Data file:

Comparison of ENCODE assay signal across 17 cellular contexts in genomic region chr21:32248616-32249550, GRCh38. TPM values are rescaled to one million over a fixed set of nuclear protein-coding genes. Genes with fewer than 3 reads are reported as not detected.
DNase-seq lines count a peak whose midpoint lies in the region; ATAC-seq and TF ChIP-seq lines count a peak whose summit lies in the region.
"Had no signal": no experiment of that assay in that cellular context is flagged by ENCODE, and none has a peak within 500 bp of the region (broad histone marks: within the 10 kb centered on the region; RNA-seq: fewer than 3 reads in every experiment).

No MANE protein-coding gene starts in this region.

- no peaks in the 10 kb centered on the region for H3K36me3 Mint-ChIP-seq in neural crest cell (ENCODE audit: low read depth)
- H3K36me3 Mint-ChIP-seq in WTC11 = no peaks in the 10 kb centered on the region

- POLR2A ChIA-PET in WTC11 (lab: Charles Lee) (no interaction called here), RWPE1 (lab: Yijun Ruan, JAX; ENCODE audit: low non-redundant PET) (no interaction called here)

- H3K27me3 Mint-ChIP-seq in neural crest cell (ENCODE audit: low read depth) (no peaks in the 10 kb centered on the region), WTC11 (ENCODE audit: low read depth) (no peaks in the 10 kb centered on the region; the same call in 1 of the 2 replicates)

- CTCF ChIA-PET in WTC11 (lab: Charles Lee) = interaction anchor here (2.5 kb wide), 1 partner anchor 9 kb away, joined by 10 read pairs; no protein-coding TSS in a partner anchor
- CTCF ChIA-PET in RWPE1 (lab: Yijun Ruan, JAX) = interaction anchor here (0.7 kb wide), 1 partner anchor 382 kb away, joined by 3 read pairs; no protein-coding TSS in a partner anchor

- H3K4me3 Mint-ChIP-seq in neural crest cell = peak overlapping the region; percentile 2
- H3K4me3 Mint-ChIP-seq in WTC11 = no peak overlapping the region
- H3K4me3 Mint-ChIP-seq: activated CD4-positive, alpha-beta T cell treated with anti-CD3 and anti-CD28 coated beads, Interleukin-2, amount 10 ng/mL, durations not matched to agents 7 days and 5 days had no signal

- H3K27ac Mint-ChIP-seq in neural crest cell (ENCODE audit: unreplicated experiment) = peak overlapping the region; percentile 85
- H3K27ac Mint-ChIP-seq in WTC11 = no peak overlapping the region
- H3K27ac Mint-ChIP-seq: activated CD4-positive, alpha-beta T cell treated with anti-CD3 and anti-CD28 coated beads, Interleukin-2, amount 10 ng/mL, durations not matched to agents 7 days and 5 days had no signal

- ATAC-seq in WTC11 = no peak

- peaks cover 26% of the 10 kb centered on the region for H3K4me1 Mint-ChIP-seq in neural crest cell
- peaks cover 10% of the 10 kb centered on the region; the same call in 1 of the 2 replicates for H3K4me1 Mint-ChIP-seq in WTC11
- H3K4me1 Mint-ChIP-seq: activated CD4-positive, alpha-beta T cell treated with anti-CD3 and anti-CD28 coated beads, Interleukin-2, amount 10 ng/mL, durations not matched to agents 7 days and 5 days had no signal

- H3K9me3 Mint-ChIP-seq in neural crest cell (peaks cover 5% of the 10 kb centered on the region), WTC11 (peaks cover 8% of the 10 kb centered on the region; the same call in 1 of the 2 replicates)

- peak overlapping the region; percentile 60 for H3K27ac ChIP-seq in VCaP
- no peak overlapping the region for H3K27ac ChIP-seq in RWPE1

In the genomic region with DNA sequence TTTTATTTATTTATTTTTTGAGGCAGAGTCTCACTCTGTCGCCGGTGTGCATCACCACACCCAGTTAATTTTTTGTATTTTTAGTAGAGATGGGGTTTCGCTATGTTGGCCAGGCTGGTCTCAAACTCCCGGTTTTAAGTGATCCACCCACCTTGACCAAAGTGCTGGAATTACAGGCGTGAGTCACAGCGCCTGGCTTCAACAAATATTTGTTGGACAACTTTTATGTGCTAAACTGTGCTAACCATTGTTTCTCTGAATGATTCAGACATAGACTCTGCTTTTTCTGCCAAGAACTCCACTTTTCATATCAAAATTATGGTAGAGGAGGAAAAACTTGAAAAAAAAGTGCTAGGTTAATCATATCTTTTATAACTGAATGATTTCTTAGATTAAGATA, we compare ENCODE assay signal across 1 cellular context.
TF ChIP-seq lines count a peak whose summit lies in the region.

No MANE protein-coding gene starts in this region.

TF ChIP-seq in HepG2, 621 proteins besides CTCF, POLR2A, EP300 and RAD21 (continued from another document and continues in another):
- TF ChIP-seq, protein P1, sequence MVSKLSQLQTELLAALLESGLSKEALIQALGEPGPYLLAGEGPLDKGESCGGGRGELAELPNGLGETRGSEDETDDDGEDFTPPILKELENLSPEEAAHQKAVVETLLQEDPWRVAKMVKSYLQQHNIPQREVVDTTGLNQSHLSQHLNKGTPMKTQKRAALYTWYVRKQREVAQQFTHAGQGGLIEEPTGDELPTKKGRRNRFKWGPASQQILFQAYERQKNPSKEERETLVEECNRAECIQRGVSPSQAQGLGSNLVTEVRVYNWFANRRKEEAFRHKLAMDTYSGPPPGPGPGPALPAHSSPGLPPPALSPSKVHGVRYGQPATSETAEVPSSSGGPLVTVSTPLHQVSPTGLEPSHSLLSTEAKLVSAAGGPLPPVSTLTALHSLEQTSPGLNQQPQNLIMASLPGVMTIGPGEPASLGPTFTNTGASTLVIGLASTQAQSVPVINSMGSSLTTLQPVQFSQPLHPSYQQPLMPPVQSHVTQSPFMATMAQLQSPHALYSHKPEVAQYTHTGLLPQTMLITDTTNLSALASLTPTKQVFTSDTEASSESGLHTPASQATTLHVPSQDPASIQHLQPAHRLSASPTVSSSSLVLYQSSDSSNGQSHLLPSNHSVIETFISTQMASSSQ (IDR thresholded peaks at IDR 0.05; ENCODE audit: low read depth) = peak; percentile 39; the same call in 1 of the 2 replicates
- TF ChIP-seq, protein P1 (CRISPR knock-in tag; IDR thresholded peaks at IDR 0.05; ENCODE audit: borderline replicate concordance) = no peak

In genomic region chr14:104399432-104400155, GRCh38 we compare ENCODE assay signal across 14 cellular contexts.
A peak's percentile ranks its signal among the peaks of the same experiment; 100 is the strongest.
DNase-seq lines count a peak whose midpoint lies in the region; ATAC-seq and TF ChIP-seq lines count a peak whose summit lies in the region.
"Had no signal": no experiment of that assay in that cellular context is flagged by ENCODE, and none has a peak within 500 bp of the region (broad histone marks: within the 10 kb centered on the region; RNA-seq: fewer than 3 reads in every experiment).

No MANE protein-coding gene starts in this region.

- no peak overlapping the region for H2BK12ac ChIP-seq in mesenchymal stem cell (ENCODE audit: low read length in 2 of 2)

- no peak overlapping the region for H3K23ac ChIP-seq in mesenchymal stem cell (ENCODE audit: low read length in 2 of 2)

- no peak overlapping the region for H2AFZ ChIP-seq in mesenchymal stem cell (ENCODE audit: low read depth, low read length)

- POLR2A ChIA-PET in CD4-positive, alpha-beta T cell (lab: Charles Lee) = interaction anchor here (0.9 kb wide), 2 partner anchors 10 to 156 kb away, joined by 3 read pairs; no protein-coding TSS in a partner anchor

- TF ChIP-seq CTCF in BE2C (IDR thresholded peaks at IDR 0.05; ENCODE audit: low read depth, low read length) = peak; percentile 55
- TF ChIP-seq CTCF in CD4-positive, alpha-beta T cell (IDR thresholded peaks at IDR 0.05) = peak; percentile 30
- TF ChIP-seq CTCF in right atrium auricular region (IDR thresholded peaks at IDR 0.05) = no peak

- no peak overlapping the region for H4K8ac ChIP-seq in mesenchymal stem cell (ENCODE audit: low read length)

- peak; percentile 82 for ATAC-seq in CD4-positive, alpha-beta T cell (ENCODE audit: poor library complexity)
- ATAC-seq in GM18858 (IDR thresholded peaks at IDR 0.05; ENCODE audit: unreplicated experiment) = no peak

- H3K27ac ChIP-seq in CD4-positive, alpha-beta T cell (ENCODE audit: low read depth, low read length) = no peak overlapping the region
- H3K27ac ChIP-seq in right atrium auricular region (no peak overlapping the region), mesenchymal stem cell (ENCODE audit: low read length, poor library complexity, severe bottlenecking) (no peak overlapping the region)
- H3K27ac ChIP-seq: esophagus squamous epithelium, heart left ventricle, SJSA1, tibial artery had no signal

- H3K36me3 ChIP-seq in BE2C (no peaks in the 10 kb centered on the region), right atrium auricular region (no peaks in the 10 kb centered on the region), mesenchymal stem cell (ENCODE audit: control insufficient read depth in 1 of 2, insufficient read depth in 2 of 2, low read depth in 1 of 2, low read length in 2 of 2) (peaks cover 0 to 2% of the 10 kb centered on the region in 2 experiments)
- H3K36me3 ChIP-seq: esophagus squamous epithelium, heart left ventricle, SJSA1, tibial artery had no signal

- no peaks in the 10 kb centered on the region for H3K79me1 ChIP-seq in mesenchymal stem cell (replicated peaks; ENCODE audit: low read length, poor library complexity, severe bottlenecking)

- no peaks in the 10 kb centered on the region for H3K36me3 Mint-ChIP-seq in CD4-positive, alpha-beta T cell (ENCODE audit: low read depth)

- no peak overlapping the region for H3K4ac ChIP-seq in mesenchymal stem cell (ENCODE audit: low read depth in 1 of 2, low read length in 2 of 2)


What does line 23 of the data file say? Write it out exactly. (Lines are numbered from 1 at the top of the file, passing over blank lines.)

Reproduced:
- no peak overlapping the region for H3K27ac ChIP-seq in RWPE1